What to consider when choosing your data centre

The rise of cloud computing, high-speed broadband, and the push towards digital transformation have popularised the use of software as a service (SaaS). This growing model of distributing and licensing software that is centrally hosted is increasingly causing concern among IT managers worried about the security and availability of their data centres.

Twenty years isn't much in the grand scheme of things, but in the world of technology, it's an age. It wasn't much more than two decades ago when businesses were still communicating by putting pen to paper, using cheques to make payments and, if you wanted to arrange a meeting with a customer, you might have to wait a week for the opportunity to see them. Face to face. In person.

The world of business and technology has come a long way since then. Email is standard, customer relationship management (CRM) systems are the norm and now, with the help of more powerful tools such as live chat, business automation and lead generation, we can do more than ever before.

Here are the three considerations you need to address when choosing your next data centre.

Can you trust your data centre provider when the going gets tough?

In the early days of data centre development, companies choosing to host data offsite had to physically visit the server hotel, configure each server, put it in the rack, and get the go-ahead from the customer before making the system live.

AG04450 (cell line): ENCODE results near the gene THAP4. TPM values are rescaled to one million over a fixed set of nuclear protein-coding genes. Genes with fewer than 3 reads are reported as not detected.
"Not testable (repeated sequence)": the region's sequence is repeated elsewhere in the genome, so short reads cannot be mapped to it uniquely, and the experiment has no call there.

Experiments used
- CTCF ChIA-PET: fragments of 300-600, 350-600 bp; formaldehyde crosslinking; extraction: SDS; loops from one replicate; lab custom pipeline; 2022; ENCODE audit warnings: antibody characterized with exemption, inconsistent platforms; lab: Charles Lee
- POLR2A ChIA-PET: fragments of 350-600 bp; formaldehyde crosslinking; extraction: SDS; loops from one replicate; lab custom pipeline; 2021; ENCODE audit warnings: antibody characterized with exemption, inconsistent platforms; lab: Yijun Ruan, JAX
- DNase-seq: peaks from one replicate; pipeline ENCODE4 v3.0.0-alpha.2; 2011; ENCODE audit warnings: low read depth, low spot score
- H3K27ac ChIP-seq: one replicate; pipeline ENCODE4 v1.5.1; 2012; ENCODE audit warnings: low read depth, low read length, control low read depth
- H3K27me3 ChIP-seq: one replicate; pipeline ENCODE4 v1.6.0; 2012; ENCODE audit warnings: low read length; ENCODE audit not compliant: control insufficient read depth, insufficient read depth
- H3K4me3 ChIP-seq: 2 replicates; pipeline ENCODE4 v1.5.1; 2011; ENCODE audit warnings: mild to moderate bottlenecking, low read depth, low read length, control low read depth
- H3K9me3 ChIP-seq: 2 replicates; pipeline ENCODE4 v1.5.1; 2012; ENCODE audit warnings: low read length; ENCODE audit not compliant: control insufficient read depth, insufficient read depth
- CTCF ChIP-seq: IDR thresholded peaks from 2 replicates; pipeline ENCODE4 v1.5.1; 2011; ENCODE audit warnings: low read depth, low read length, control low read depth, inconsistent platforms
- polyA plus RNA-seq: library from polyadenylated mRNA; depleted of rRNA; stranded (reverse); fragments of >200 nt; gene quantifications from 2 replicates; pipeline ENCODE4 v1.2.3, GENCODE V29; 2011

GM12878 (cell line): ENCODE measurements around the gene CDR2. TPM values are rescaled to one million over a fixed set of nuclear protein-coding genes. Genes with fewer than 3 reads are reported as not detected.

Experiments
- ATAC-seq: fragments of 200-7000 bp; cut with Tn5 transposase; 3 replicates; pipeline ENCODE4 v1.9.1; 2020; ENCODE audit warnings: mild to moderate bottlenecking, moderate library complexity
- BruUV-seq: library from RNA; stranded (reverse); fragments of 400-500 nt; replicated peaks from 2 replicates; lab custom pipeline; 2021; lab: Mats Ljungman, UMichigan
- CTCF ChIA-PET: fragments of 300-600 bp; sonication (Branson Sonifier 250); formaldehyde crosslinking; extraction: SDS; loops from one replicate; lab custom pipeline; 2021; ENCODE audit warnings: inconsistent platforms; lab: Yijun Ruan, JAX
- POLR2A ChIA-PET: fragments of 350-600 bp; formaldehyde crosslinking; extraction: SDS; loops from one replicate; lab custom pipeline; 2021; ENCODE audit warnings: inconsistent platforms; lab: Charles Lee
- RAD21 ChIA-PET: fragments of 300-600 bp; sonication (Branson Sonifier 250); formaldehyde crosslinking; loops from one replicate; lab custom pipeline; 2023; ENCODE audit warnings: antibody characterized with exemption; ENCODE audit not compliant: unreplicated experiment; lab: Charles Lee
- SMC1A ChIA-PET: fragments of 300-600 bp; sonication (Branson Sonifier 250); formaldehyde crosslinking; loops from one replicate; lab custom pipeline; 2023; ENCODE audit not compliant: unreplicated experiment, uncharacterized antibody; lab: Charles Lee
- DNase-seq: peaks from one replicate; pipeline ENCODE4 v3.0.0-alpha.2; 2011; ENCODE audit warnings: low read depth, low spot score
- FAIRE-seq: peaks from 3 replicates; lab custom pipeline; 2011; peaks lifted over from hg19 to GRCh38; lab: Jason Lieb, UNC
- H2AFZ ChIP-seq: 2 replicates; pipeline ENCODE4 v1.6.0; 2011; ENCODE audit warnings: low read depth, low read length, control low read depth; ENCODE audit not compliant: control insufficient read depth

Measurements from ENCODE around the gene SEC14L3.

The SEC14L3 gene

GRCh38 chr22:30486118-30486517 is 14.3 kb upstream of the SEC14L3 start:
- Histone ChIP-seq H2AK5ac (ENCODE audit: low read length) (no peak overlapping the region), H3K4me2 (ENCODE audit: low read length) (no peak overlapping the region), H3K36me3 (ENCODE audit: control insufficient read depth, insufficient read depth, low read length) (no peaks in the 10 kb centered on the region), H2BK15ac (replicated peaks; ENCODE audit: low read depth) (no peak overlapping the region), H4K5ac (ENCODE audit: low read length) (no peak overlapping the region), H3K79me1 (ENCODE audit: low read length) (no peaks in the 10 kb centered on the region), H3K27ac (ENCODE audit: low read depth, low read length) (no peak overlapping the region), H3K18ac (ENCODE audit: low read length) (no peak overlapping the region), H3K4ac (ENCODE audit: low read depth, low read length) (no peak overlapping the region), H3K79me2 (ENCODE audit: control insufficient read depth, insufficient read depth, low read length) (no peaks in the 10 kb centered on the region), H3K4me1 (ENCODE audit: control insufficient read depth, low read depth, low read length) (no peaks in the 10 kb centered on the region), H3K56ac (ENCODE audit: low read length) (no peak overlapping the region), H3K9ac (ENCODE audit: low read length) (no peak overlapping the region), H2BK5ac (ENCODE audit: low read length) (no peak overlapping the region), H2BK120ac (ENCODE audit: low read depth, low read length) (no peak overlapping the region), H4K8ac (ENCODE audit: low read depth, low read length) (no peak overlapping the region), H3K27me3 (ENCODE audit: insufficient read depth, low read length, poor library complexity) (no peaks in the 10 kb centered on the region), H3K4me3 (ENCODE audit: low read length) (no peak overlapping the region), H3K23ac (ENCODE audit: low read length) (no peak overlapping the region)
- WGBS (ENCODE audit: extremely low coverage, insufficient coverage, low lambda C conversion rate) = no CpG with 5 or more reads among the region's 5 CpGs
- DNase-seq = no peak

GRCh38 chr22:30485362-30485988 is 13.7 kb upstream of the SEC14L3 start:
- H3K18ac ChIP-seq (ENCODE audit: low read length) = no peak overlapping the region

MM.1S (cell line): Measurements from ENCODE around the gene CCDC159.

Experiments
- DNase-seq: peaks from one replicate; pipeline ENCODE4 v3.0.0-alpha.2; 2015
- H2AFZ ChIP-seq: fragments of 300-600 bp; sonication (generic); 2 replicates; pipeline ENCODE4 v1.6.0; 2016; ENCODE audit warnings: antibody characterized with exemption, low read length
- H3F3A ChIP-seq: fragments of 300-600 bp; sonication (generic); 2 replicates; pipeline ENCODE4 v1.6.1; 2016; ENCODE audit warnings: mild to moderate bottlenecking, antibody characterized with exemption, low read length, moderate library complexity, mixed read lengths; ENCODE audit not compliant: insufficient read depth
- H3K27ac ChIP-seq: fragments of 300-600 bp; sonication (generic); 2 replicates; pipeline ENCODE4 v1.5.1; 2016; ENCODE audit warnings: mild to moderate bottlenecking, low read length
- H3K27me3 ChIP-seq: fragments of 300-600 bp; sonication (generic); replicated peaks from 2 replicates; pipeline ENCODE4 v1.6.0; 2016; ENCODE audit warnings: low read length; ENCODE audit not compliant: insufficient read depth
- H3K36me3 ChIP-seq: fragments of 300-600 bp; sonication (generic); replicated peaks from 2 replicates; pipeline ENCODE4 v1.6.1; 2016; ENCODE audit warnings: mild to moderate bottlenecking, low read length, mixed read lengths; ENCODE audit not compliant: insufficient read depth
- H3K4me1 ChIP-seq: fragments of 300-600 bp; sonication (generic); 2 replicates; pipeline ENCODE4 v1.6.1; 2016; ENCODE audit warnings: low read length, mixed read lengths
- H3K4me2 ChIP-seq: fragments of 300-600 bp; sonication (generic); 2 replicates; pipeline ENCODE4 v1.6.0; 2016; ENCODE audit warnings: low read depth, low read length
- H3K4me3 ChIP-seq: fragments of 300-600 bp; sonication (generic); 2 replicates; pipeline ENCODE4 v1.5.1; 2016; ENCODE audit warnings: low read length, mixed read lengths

It was a laborious and time-intensive process, which came to a complete halt if anything went wrong. There was minimal redundancy, low availability, and the user was often responsible for administering routine maintenance, patches, and updates. Despite this, it was still a cheaper option than purchasing and managing a network of physical servers onsite.

Eventually, this was made easier when data centre providers started to dabble in cloud. Commercially available, off-the-shelf solutions such as Citrix XenServer were used to provide a cloud virtualisation platform. This works well enough, but for users that need a high level of customisation, this can start to cause problems with downtime and resolution time as well as become unfeasibly expensive.